Sir Michael Rose was better, and stressed the need to set a date for gradual withdrawal, while still stating that the Coalition should stay put for the time being, whereas Jenkins wanted troops to be withdrawn immediately (perhaps it was just the seating arrangements, but I had the disconcerting impression that Sir Michael was being treated as if he were in agreement with Jenkins). Shawcross came across as a reasoned analyst, who admited that the situation was bad, but not irretrievable, and that the Coalition should stick it out. Ann Clwyd was at a disadvantage in not being in the studio, but despite her being Labour, I have to say that I was moderately impressed by her, as she stressed the achievements made by the Coalition. Paxman came across as a fairly non-partisan moderator, and I was glad to see him quoting Col. Tim Collins phrase viz Iraq, namely 'if you break you pay for it' - he also pressed Jenkins fairly hard.

Overall a good programme, though the discussion could have lasted longer - I believe it is on broadband on the BBC website.
 
#9
Good summary gallowglass. That was exactly the same as my take on the discussion.

The problem I felt was that any Joe Public with left-wing tendencies would be likely to have picked up on Simon Jenkins outspokenness as opposed to the calm rational air of Shawcross or Rose, or even Clwyd - who under other circumstances a left-leaning audience might have paid more attention to. He who shouts loudest...

I have to say I was surprised to see Rose sat alongside Jenkins, but I did think the choice of commentators was about as balanced as it could possibly have been, and as always the discussion was well run by Paxman.

Given the strength of feeling over these issues, certainly within this circle, I think the BBC did an extremely good job of producing a well-balanced discussion. Well done the BBC - you did a good job (and we don't say that often)!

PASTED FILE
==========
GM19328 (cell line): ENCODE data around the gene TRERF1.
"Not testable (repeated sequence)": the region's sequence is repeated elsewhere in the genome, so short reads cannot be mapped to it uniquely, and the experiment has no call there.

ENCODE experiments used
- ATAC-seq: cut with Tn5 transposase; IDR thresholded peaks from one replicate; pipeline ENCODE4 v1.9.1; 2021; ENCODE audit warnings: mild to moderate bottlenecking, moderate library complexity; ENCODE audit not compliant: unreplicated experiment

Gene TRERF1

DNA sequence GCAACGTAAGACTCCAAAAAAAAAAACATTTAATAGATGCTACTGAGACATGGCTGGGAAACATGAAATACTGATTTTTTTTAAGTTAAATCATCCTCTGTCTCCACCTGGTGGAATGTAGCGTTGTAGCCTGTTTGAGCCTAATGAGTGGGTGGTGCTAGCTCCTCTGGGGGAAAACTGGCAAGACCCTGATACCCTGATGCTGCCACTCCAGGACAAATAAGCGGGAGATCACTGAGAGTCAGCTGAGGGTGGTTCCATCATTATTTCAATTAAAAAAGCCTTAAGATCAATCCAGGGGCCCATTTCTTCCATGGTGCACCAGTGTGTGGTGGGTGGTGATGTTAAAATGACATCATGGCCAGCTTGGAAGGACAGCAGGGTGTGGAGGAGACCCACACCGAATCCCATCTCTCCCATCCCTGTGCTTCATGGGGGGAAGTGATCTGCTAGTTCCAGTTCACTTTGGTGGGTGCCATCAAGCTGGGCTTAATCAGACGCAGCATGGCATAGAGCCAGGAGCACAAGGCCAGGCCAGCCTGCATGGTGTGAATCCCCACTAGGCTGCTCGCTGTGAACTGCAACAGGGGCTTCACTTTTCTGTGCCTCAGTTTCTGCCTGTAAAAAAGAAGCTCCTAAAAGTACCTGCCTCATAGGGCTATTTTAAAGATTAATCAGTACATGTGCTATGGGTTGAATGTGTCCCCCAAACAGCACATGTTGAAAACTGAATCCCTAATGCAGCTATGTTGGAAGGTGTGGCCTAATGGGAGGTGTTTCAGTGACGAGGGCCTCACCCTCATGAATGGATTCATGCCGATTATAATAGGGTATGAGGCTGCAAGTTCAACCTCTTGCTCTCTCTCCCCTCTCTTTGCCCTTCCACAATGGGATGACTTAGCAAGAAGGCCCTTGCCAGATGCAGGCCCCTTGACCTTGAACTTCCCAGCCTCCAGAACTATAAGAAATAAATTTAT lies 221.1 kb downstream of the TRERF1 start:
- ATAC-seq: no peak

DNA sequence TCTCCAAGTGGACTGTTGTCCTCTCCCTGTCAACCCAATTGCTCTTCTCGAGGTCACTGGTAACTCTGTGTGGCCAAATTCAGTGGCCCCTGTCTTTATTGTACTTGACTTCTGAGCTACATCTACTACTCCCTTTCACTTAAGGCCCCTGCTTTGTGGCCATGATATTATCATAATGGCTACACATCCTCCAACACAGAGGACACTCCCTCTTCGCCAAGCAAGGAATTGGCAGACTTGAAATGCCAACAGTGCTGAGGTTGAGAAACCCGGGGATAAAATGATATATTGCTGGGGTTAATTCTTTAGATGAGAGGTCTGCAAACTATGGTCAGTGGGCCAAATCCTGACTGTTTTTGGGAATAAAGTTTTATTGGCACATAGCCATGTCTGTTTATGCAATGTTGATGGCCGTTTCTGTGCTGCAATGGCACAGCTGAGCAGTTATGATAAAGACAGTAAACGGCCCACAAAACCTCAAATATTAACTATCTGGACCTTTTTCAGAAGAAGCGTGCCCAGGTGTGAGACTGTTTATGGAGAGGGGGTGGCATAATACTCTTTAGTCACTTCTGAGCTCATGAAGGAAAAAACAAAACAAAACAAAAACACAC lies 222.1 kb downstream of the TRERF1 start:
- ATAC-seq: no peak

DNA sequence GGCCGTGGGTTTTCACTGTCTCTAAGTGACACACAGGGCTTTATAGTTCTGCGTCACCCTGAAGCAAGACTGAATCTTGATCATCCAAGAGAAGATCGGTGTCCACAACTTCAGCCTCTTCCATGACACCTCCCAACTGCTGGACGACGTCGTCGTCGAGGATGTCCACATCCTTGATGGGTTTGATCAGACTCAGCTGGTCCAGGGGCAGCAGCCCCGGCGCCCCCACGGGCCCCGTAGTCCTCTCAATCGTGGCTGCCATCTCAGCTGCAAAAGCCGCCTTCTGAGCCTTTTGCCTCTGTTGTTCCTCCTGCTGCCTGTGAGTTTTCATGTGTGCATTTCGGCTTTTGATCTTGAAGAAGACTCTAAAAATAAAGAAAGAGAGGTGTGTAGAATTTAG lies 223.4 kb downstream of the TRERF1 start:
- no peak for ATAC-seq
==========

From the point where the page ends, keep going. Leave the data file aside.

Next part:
#10
Have just sent the following feedback to Newsnight, via their website:

Re: Iraq - Tipping Point?

For those in military circles, there has been much concern regarding not the events of the last 72 hours in Basra, but the way that these events have been (mis)reported, and the significance of these events misrepresented within the media. Well aware of the significance and influence of Newsnight, it was with great delight that I watched one of the best presented discussions I have ever seen. The selection of the panel could hardly have been better balanced, and the direction of the discussion by Jeremy Paxman was as always superb.

It is rare for people with military connections to thank the media, but I felt it necessary to convey my thanks and congratulations to you for presenting one of the best examples of reasoned and calm debate that I have ever seen. Many of my friends are currently serving in the Basra theatre of operations, and I have no doubt that the calming influence of your keynote programme on the rest of the British media will have a postive impact on the ability of the local commanders to resolve the immediate problems in conjunction with the local Iraqi authorities.

On a personal note, the lads and lasses on the ground will no doubt find it easier to do their jobs without a British media storm back at home, which always impacts on morale, if not indirectly and more seriously on the immediate threat to their safety.

You have my personal applause for your professional production of such a superb piece of commentary. Thank you.

[I would appreciate it if you did not publish this email.]
 
#11
Simon Jenkins used to write for the Times, he's a total cnut. He got an honour recently from TCB for being perpetually wrong in 100% of his foreign affairs predictions. Actually it was "for services to journalism" and writing hefty tomes about the churches in the UK. Anyhow, shortly before we invaded Iraq he wrote a charming bit in the Times stating that HMF would morally be the lowest form of life in Iraq and Iraqi civilians the highest if we invaded. He deduced that from "Just war theory", as proposed by St Augustine in about 400 AD. Augustine also pointed out that babies cry because they are evil - which although I've been tempted to agree with - shows that he too was a little strange...

Therefore, by Jenkin's own morality it's beter for lots of British soldiers to be killed than one Iraqi civi.

They never posted my letter in reply, that pointed out that according to St Arrse Jenkins is a cnut.

But tell me how his "morality" ties in with his bleating on the box...